The whole idea of adventure golf is to get ‘lost’ in a far-away world that takes you away from your mundane existence. So when the courses themselves get lost, i.e. abandoned, there is a very special feel to them as the observer becomes doubly lost. Walking among the gaudy, peeling obstacles, the ghostly laughter of players from the course’s sunlit heyday can almost be heard. It speaks directly to the soul about how brief our enjoyment is, and leaves us with a profound sense of … something or other.
Why are abandoned minigolf courses so creepy? It’s hard to put your finger on it really. Philosophers and writers have tried to pin down our fascination with decay for a long time. Nietzsche had a stab at it with his musings on cultural decadence in Twilight of the Gods, and in the books The Aesthetics of Decay and The Memory of Place: the Phenomenology of the Uncanny, Dylan Trigg explores the thrill of decay in chapters with titles like An Uncanny Memory, An Impossible Nostalgia, Dark Night of the Soul and The Post-Industrial Sublime. Going back a bit further, the Romantic poets nurtured a love for the wild and abandoned. The most famous example is probably Shelley’s Ozymandias, a tale of hubris and destruction featuring the crumbling statue of a once-great king lying in a desert.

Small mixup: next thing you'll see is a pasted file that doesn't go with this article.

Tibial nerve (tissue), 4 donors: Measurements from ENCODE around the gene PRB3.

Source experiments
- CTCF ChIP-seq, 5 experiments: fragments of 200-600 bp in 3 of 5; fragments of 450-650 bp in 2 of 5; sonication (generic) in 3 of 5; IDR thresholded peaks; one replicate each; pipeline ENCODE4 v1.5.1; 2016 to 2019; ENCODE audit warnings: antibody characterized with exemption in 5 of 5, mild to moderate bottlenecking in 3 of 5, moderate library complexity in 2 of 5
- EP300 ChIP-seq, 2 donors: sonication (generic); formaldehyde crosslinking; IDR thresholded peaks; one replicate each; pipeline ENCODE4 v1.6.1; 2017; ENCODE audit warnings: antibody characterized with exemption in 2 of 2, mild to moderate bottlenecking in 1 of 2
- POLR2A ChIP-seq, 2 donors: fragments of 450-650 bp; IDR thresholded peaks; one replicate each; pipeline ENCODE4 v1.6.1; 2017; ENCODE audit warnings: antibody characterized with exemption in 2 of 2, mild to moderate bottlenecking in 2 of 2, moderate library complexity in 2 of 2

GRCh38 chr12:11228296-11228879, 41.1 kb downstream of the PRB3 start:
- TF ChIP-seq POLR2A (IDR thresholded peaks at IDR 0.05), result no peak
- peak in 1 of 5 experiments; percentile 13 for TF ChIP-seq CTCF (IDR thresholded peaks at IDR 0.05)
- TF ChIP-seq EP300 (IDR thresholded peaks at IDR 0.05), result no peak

It’s funny how so many adventure golf courses feature Mayan temples, Inca gods, dinosaurs, pirates and jungle themes. And that’s before they are abandoned! It’s almost as if they are foretelling their abandoned creepiness before it has even happened.
This all ties in with the urban exploration craze. Abandoned factories, tunnels and fairgrounds attract slightly weird yet understandable people who want to go on adventures that make the hairs on their necks stand on end. Post-industrialist urban decay is a fertile place for the imagination, so in a sense, those old derelict crazy golf courses just keep on giving.